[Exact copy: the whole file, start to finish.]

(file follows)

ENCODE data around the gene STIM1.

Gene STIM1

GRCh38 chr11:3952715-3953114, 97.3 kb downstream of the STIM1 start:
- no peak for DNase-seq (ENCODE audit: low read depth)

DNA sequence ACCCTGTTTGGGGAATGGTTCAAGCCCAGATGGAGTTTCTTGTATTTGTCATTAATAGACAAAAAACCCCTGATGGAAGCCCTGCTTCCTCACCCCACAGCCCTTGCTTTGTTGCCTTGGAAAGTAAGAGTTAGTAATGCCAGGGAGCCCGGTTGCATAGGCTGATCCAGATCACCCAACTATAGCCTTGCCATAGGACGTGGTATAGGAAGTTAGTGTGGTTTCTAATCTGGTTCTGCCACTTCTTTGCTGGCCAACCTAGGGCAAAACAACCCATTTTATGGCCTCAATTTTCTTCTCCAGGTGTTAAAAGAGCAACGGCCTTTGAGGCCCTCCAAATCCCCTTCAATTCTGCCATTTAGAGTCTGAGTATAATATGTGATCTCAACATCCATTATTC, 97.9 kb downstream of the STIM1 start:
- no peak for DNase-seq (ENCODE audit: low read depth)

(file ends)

ENCODE data around the gene STIM1.

Gene STIM1

GRCh38 chr11:3952715-3953114, 97.3 kb downstream of the STIM1 start:
- no peak for DNase-seq (ENCODE audit: low read depth)

DNA sequence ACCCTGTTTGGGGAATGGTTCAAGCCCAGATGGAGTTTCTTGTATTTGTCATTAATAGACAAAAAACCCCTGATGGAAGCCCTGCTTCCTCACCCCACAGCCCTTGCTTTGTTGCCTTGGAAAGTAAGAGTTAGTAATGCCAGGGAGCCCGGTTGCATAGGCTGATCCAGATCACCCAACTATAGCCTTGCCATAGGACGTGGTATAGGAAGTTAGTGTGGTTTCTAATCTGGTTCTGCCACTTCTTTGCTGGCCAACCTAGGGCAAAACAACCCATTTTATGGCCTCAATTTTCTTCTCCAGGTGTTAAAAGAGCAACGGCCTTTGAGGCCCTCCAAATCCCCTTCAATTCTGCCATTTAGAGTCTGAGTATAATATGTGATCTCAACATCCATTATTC, 97.9 kb downstream of the STIM1 start:
- no peak for DNase-seq (ENCODE audit: low read depth)